A new modelling tool gives a better understanding of how effective welfare payments are.

The Australian welfare system in its current state is a complex system of payments, providing a social safety net for people who, through unemployment, disability or other factors, require financial assistance to meet basic living expenses.

Many current welfare payments were designed decades ago, with levels that may not be appropriate for the needs of modern Australian households nor represent the best value for money for Australian taxpayers.

Consider the Newstart payment for those who are unemployed and seeking work. Twenty years ago the unemployment benefit was about 90 per cent of the age pension payment. Today it has declined to 60 per cent. Driving this growing divergence is the pension’s more generous indexation arrangements and a substantial one-time increase in 2009.

The current level of the Newstart payment is about $550 per fortnight, which is about 40 per cent of the minimum wage and considered by most groups to be inadequate.

The adequacy is particularly concerning in regions with high unemployment rates and poor employment prospects, or for special groups such as older workers, persons with mental health issues or single parents where finding and maintaining employment is challenging and the risk of longer term unemployment is real.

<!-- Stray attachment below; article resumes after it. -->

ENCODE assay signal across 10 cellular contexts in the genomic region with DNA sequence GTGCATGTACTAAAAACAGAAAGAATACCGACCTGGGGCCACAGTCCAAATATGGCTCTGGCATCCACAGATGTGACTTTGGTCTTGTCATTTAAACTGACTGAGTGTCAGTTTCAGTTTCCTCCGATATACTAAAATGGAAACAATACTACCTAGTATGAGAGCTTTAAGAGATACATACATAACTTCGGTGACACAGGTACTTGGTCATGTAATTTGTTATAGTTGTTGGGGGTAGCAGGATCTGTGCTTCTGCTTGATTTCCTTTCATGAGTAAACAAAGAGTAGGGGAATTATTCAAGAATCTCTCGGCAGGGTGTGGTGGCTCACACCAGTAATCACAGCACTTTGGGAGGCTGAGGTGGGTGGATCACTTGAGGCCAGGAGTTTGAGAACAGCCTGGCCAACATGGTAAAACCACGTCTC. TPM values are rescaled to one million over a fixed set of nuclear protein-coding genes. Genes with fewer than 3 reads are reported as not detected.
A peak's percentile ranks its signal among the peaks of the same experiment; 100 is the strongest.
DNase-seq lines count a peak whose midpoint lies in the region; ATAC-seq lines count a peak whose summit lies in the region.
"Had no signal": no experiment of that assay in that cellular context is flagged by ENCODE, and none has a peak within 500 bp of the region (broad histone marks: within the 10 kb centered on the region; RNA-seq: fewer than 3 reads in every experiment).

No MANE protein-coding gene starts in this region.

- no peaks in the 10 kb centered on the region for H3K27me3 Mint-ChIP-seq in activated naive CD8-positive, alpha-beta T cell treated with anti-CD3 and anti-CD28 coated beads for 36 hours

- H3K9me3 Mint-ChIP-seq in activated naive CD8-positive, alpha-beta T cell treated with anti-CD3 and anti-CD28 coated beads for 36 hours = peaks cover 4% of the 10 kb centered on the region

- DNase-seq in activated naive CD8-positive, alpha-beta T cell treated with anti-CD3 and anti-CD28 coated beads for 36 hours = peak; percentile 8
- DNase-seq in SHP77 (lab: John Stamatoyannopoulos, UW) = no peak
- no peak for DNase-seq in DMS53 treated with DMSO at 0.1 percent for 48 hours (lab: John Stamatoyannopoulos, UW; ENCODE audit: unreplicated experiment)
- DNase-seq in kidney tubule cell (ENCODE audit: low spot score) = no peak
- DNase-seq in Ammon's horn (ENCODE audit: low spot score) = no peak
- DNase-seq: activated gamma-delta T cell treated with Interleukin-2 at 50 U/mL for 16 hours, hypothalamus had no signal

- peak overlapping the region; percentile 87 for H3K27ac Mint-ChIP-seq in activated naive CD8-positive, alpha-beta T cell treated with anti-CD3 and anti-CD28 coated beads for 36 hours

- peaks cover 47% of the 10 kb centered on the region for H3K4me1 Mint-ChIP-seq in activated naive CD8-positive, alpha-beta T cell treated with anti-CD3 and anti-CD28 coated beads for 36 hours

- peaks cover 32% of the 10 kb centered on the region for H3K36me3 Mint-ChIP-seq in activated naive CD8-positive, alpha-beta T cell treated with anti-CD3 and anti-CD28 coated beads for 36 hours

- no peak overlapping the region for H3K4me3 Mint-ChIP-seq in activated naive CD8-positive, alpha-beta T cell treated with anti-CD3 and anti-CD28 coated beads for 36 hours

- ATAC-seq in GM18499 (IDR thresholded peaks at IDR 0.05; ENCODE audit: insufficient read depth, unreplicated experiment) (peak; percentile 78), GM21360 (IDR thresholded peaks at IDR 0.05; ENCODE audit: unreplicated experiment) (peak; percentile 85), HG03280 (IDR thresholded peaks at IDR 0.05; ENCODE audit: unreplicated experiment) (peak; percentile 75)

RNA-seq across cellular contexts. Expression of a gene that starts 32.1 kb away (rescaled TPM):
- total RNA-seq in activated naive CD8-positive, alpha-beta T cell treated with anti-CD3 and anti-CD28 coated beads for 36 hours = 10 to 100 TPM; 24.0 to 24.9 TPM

The current Newstart rate is about $340 per fortnight below the single person poverty line. This implies that, without additional income sources, these people are estimated to be in poverty and have a large ‘poverty gap’ which measures the depth of poverty. From the perspective of poverty, our modelling shows that, dollar for dollar, an increase in the Newstart payment reduces poverty more than any other change to welfare payments.

Alleviating poverty

The welfare system is designed around a number of core policy objectives. One of these objectives is to alleviate poverty. With one payment falling behind other payments and the living standards of most other Australians, the welfare system can and should allocate scarce resources better, from the perspective of poverty alleviation.

The ANU Centre for Social Research and Methods has focused on developing a new methodology to calculate payment levels that optimally allocate payments to ensure policy objectives are best achieved. Our initial work focuses on poverty in Australia.

We have done this using Policymod, our recently developed microsimulation model of the Australian tax and transfer system. PolicyMod is a statistical model based on 19,000 actual households in a 2015–16 Australian Bureau of Statistics survey.

Using this model, we simulated about 1,000 different potential payment levels for our major payments including pensions, allowances (such as Newstart), family payments, parenting payment and rent assistance. These payments make up over 80 per cent of all welfare cash payments in Australia.

Using these simulations, we established a statistical relationship between each payment and poverty in Australia. Factoring in some further restrictions around the budget and payment changes, we were able to optimise the payment levels that would minimise poverty in Australia.